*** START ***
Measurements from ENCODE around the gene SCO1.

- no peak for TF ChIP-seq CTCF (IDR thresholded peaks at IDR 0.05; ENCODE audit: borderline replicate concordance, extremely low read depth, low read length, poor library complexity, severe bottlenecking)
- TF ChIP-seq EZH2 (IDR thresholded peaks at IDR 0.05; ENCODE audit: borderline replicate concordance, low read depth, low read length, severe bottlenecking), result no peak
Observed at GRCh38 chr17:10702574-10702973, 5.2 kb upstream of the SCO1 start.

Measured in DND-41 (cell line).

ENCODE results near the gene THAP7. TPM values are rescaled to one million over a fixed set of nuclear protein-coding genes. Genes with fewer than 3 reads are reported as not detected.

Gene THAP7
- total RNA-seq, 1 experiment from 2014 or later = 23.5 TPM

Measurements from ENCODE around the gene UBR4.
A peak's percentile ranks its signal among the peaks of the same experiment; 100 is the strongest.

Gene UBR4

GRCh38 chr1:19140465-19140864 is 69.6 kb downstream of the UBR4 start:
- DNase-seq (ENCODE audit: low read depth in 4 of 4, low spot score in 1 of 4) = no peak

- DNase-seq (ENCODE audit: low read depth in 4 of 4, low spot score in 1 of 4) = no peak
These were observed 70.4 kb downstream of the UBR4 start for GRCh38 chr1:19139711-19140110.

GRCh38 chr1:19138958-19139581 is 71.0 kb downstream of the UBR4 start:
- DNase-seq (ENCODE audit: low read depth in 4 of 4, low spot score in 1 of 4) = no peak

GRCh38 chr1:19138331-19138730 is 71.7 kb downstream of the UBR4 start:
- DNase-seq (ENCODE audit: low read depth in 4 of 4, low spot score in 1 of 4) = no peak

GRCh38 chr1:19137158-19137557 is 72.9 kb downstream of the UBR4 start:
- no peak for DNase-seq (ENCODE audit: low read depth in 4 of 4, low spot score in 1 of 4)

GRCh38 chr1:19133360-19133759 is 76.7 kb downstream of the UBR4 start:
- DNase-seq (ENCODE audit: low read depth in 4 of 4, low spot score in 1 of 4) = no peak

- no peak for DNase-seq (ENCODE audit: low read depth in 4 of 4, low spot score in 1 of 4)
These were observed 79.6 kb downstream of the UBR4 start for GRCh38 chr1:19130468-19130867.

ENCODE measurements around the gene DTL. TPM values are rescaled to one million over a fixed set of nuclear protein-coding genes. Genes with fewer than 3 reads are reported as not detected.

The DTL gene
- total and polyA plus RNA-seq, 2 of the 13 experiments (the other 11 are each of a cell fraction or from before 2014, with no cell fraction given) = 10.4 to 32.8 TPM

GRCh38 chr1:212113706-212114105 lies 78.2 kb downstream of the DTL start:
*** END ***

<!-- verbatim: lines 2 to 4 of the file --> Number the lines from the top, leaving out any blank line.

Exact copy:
- no peak for TF ChIP-seq CTCF (IDR thresholded peaks at IDR 0.05; ENCODE audit: borderline replicate concordance, extremely low read depth, low read length, poor library complexity, severe bottlenecking)
- TF ChIP-seq EZH2 (IDR thresholded peaks at IDR 0.05; ENCODE audit: borderline replicate concordance, low read depth, low read length, severe bottlenecking), result no peak
Observed at GRCh38 chr17:10702574-10702973, 5.2 kb upstream of the SCO1 start.